“There is no denying that variety selection plays a major role in determining all fiber quality traits; however there are many other management and environmental factors that affect fiber quality, many of which are poorly understood,” says Lege.
“The recent studies conducted by Dr. Phillips Roberts at the University of Georgia regarding the effects of stink bug injury on fiber quality are quite astounding. This is really the first set of data ever gathered that show this insect’s effects on fiber quality.”
Fiber quality information for the last two crops from a number of gins in Georgia and Florida shows what a difference a year can make.
At BCT Gin, a large, three-county gin operation in southwest Georgia, bale recaps from the gin’s Quitman County farms showed 555 produced higher strength and staple and lower micronaire than 458 in 2003. Uniformity was nearly equal for the two varieties.
“All told, the 19,000 bales of 555 that went through the gin received an average loan rate of 54 cents or a 2-cent premium compared to a loan rate of about 53 cents for DP 458 B/RR,” said Lege. “That’s on top of the significantly higher yields for 555 in 2003.”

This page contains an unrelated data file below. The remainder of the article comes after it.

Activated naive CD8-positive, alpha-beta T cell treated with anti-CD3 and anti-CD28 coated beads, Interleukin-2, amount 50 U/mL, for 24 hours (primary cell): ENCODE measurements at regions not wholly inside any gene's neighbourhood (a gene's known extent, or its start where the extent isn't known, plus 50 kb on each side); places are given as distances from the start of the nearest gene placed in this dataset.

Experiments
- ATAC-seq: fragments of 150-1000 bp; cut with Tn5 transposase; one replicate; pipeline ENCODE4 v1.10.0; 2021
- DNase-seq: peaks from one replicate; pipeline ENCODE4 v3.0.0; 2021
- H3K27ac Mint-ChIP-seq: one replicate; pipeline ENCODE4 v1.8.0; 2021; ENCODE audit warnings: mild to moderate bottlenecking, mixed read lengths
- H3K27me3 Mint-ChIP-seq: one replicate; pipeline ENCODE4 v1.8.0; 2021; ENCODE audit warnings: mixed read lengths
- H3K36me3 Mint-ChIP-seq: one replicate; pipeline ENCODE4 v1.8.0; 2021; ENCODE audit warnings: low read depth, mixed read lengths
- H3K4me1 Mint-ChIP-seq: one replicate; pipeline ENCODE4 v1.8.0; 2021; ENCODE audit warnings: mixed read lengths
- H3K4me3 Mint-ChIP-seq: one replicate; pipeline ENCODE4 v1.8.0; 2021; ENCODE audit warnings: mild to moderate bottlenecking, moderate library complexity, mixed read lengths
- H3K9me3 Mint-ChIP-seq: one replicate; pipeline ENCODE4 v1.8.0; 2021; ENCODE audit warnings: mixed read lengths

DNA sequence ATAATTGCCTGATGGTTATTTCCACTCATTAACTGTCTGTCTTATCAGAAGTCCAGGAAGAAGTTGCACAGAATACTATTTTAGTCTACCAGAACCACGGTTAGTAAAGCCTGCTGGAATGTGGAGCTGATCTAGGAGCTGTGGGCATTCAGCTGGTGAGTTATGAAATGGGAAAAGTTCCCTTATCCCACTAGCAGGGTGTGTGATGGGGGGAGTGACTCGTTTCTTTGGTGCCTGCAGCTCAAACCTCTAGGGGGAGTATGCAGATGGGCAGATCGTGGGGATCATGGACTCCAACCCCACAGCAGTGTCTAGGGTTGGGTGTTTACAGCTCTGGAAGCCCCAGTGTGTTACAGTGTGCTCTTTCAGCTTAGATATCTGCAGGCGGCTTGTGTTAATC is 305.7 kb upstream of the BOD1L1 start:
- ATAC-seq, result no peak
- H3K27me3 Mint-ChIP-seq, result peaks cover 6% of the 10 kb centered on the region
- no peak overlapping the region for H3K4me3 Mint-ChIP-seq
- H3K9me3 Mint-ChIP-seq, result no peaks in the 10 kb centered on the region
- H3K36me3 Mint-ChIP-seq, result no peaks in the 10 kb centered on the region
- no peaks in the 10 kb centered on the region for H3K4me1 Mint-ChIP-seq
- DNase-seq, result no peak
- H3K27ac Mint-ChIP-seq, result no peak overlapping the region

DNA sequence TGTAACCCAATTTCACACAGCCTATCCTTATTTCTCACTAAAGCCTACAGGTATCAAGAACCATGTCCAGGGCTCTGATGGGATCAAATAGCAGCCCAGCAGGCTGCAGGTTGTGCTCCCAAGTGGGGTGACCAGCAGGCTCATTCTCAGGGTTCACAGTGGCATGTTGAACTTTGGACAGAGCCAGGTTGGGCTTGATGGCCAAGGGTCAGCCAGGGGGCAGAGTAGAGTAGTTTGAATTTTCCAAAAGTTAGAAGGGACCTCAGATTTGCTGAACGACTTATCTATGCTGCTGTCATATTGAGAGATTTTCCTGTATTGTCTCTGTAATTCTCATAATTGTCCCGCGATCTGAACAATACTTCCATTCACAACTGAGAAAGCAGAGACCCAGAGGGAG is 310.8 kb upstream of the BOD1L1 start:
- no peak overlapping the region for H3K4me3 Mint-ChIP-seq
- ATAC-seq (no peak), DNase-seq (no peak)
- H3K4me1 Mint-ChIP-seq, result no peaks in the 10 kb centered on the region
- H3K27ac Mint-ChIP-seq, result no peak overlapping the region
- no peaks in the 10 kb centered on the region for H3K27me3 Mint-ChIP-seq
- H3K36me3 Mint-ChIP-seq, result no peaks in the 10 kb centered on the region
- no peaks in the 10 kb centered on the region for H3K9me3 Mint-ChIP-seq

The Southeastern Gin in Baxley, Ga., which ginned about 22,000 bales of 555, reported slightly higher staple and micronaire, but lower strength and almost equal uniformity compared to Deltapine 458 B/RR. Bales of 555 ginned at Baxley received an average of just below the base loan rate of 52 cents but about 50 points higher than 458.
The average discount of 42 points for the 22,000 bales of 555 at the Baxley gin was lower than the discounts of 100 to 250 points for competing varieties. But the discounts don’t tell the whole story, according to Lege.
“The total value 555 offers growers more than makes up for any deducts,” he notes. “That total value includes adequate fiber quality and proven 15 to 20 percent more lint yield plus better gin turnout than other commercial varieties.”
Why was 555’s fiber quality — and that of other varieties — better in 2004 than in 2003?
“We think there are two reasons,” says Brown. “One, growers did a lot better job of managing stink bugs in 2004, and, two, there was a shift in the mindset of our growers. They got in a bigger hurry to get the crop out.